Keira Knightley, left, and Steve Carell, right, star in "Seeking… (Darren Michaels / Focus…)
The drama and romance of "Seeking a Friend for the End of the World," starring Steve Carell and Keira Knightley, starts imploding long before the massive asteroid hurtling toward Earth is due to deliver annihilation.
At least it's an ambitious misfire from the filmmaker, screenwriter Lorene Scafaria making a rocky directing debut. The movie ponders what people would do with their final days if the end were a fait accompli. Will anarchy reign or will humanity win out? Will Dodge (Carell) and Penny (Knightley), relative strangers living in the same apartment building, find each other, and love, before the planet and the asteroid collide? Or will they die alone? Lots of potential for a really tragic love story — from here to eternity, literally.
But by the time the answers come around, so much has gone wrong — with the film as well as the world — it's hard to care. Scafaria, who made such a splash with her cheeky screenplay adaptation of "Nick & Norah's Infinite Playlist" in 2008, is simply over her head here.
The troubles begin with the casting choices. What must have seemed like a perfect fit in Carell — those doleful eyes and a slight smile — is not even close. This already restrained actor is completely shut down as Dodge, the resigned-to-his-fate man in the spotlight. For the versatile Knightley, usually so at home in whatever she's handed — from "Pride & Prejudice" to "Pirates of the Caribbean" — the fit has perhaps never been worse. As Penny, a funky artist type who collects vinyl records and dresses in thrift-store chic, she is either nodding off (there's some sort of loose explanation of the medical condition early on) or flailing around, and neither suits her.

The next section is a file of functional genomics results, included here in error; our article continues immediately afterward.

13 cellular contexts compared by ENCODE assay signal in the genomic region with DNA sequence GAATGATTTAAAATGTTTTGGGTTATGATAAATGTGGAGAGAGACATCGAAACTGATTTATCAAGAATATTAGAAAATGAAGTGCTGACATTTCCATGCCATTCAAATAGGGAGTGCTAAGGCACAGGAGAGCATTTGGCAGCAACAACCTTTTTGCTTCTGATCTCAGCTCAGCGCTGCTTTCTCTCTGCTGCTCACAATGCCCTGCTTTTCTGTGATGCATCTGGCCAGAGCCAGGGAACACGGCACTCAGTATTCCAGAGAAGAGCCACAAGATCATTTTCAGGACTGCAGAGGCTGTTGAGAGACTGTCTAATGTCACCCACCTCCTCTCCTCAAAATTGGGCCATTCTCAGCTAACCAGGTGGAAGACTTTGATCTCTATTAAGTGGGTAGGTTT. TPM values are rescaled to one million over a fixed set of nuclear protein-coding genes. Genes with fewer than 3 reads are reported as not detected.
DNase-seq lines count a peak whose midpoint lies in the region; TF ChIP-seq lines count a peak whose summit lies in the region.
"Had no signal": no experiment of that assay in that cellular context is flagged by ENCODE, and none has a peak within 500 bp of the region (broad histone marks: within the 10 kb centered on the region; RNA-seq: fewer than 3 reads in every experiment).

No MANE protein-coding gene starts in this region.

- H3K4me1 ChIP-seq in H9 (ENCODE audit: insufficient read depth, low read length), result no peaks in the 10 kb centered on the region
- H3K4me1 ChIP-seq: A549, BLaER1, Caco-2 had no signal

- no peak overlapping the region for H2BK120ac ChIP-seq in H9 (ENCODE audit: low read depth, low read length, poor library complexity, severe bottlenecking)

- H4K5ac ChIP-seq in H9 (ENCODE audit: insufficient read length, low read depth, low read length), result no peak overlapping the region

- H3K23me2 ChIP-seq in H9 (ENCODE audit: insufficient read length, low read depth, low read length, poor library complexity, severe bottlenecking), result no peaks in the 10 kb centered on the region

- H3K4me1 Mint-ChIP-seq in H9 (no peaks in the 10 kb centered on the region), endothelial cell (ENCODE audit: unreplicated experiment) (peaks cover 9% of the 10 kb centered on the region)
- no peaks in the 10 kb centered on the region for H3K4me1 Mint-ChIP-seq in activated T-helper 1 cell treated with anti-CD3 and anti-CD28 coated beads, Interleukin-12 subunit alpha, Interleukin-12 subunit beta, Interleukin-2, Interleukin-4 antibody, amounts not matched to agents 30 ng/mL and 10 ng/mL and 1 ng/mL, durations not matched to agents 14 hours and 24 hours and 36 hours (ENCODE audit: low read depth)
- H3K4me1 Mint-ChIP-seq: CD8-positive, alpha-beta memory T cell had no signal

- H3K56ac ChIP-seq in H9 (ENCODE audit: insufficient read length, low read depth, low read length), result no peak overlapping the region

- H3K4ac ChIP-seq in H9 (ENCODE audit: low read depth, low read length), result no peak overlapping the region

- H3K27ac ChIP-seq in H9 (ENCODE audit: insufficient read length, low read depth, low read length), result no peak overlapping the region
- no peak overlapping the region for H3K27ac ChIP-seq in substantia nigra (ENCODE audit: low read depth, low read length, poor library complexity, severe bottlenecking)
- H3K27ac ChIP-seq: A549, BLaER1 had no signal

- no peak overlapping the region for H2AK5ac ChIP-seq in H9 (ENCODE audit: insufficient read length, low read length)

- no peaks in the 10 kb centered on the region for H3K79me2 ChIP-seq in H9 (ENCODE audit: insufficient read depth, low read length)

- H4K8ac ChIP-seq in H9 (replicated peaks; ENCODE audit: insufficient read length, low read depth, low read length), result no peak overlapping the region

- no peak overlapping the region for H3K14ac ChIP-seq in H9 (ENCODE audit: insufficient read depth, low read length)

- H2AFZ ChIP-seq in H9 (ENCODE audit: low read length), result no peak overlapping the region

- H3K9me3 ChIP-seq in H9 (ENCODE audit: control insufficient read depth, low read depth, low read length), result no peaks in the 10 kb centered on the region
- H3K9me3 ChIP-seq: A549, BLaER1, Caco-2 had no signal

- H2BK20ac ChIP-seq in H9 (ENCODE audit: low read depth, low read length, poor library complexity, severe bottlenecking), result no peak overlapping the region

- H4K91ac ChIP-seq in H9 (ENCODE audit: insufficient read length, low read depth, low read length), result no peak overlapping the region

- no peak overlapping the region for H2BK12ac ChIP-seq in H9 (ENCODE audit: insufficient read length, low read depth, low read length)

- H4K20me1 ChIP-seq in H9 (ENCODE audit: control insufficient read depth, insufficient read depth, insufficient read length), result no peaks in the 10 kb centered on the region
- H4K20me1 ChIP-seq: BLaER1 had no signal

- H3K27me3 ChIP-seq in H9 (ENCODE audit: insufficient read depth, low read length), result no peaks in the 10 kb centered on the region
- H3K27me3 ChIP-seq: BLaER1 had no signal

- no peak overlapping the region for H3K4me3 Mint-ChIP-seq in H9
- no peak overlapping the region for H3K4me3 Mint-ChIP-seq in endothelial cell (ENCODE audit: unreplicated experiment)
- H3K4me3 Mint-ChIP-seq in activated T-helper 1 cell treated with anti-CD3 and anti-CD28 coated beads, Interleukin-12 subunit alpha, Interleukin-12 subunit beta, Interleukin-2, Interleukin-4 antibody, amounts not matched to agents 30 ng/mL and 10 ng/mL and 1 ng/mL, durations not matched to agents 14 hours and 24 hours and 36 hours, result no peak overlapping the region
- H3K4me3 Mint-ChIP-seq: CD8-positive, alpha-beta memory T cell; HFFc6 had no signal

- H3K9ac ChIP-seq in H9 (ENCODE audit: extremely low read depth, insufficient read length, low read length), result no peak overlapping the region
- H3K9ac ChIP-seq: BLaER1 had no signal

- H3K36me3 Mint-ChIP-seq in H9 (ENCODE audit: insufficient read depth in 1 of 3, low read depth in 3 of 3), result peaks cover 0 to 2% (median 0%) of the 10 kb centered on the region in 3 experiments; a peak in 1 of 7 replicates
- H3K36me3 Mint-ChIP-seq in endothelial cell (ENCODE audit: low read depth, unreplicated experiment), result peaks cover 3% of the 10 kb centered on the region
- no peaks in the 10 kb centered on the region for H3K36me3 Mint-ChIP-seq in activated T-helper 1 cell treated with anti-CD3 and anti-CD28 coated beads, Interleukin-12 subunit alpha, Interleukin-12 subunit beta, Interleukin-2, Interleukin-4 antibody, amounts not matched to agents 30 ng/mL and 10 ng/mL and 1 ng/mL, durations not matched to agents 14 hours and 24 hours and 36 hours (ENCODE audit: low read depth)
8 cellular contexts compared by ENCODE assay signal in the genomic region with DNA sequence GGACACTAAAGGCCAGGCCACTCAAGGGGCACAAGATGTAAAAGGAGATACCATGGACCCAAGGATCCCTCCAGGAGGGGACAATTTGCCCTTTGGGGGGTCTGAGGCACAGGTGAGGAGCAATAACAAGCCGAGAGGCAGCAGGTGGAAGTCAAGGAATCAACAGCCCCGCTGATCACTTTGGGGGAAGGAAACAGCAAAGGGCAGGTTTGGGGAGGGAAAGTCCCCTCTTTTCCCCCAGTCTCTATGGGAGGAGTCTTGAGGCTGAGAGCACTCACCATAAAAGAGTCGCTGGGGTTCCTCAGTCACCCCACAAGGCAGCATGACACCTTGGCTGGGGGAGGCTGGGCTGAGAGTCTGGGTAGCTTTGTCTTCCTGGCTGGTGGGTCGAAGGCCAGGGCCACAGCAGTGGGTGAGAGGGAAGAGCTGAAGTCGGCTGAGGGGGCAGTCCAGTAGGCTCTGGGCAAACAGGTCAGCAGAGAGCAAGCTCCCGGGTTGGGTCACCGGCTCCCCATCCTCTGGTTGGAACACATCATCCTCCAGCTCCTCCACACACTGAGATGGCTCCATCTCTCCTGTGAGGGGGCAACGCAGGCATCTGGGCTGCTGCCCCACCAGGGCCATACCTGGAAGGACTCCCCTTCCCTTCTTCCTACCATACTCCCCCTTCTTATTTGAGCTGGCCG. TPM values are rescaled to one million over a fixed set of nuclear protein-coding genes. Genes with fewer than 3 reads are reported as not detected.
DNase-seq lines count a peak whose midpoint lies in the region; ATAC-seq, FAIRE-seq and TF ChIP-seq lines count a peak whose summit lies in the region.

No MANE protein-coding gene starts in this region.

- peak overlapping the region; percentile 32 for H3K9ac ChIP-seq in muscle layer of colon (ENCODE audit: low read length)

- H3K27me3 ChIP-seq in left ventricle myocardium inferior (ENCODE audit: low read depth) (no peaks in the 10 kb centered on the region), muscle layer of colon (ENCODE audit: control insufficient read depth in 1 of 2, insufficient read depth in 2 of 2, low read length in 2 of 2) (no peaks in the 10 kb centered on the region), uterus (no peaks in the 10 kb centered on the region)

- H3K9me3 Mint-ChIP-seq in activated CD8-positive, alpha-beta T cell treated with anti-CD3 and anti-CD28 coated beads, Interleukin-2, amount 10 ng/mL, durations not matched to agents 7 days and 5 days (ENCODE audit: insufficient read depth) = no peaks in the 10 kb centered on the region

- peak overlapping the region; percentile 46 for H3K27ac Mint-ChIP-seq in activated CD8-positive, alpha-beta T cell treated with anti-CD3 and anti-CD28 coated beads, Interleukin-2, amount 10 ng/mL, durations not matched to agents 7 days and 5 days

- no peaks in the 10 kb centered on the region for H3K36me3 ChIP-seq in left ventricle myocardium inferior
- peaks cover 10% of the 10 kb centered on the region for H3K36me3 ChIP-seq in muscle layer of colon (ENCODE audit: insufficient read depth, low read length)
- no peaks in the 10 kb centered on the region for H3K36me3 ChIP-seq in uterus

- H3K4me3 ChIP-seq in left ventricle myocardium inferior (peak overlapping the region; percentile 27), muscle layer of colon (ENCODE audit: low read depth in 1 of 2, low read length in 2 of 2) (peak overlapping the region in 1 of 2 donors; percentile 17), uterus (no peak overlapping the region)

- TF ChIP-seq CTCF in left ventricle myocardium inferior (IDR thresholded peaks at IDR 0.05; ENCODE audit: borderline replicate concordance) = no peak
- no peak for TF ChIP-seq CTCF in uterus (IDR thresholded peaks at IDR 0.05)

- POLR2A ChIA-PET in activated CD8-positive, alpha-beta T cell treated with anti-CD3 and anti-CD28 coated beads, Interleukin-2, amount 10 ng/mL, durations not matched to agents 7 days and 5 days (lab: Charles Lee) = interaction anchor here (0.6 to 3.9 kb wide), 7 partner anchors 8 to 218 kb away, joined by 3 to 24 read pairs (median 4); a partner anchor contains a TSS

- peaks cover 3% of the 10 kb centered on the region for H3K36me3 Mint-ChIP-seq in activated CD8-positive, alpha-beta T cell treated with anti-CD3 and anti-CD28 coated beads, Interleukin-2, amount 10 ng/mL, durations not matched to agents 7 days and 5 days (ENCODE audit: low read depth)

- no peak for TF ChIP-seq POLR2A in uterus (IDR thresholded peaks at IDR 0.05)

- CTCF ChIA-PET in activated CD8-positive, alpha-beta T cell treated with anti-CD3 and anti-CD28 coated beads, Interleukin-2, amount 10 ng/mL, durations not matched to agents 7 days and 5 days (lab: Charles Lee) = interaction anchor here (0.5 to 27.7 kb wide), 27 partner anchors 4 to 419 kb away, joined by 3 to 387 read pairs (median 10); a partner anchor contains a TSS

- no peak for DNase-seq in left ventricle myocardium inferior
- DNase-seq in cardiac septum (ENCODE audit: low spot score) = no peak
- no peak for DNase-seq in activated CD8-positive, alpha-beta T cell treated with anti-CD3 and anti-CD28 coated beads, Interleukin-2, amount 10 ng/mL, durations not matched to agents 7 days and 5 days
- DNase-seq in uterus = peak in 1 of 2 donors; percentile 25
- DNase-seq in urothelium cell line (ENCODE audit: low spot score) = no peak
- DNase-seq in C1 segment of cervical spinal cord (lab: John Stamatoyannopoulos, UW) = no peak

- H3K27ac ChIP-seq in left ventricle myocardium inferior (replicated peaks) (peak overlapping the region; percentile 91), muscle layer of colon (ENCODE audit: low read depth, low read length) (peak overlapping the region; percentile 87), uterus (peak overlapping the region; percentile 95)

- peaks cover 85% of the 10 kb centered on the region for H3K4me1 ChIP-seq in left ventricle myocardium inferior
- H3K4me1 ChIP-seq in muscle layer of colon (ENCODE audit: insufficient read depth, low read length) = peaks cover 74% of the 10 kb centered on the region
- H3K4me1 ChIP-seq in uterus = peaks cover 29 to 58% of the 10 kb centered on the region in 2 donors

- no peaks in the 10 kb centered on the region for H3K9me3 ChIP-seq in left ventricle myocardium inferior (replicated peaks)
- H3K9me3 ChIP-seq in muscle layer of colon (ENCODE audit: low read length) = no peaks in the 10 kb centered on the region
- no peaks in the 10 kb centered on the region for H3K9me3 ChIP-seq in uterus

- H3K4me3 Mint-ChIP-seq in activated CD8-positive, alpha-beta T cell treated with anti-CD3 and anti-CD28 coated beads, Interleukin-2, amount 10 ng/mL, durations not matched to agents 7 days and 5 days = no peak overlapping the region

As the film opens, Dodge is still suiting up for work every day, selling insurance policies despite the airwaves being filled with the countdown to doomsday (with Mark Moses excellent as a reassuring anchorman). When Dodge's wife leaves him, he barely notices. He is so stoic, it's a wonder he has a pulse. An encounter with Penny — they "bump" into each other at the mailbox, one of many "collisions" in the film — probably makes his heart rate spike a little, but it's hard to tell. They are certainly opposites. But these opposites attracting? It's a stretch.
Before there is even a flicker of romance, there is a very long road trip. It really serves as a walk down memory lane and a final chance for Penny and Dodge to mend fences, right wrongs, settle scores. She's missing her family in England and he has a plan to get her there. Though the clock is ticking and these are theoretically desperate times, they are never, ever, in a hurry. The film's pacing is soooo slooooow that the coma-like sleeps that Penny falls into are easy to understand, even easier to envy.
The look of the film swings wildly between shots of a world gone out of control — riots, looting, suicides, doomsday parties, pity sex — to the surreally uneventful, a lawn being mowed. It's as if director of photography Tim Orr ("Pineapple Express") has been given two movies to shoot. Which might have worked, if the dissonance had a point.
Instead, each time the film seems primed to make a statement about "What It All Means," it devolves into contrivances that are too predictable. Consider their stop at the home of Dodge's high school sweetheart. The house is deserted, but the electricity works and the pantry is stocked. So while Dodge looks around and contemplates "what might have been," Penny can whip up a gourmet meal. Once the meal is served, only then do things go dark. But not to worry, candles and matches are, too conveniently, right there.
The most serious problem, though, is in the relationships, especially the key one between Penny and Dodge. Moments that should be saturated with the churn of denial, anger, love, passion, tension, fear, acceptance, or at least one of the above, feel strangely void of emotion. If this is what the end of the world looks like, don't bother to stay awake.